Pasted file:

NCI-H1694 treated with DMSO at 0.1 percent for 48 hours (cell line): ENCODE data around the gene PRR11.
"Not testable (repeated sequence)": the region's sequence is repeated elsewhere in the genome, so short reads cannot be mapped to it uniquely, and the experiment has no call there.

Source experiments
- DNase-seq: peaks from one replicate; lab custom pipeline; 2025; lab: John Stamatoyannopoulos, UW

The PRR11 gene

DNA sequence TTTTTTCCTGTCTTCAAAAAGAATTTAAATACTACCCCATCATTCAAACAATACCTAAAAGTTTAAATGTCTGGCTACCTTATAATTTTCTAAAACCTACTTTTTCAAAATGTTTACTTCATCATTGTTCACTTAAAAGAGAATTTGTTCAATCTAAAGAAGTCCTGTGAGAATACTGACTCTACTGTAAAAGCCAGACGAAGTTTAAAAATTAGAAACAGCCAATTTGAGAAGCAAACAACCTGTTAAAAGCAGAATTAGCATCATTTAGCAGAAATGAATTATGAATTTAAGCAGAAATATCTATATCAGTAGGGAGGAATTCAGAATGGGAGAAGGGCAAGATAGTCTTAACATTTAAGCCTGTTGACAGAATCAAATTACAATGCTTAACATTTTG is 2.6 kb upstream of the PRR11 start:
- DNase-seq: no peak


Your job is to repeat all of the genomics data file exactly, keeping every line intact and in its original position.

NCI-H1694 treated with DMSO at 0.1 percent for 48 hours (cell line): ENCODE data around the gene PRR11.
"Not testable (repeated sequence)": the region's sequence is repeated elsewhere in the genome, so short reads cannot be mapped to it uniquely, and the experiment has no call there.

Source experiments
- DNase-seq: peaks from one replicate; lab custom pipeline; 2025; lab: John Stamatoyannopoulos, UW

The PRR11 gene

DNA sequence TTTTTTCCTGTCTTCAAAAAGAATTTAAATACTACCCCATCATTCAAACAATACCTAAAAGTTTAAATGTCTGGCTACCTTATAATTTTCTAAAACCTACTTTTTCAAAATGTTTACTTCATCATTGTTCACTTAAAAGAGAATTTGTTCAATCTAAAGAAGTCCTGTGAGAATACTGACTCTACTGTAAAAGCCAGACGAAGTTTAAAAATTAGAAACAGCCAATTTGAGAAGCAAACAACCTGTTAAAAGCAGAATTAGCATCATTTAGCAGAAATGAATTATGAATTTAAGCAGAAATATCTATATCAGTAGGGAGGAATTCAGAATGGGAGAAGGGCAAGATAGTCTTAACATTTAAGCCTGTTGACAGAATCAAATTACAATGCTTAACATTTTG is 2.6 kb upstream of the PRR11 start:
- DNase-seq: no peak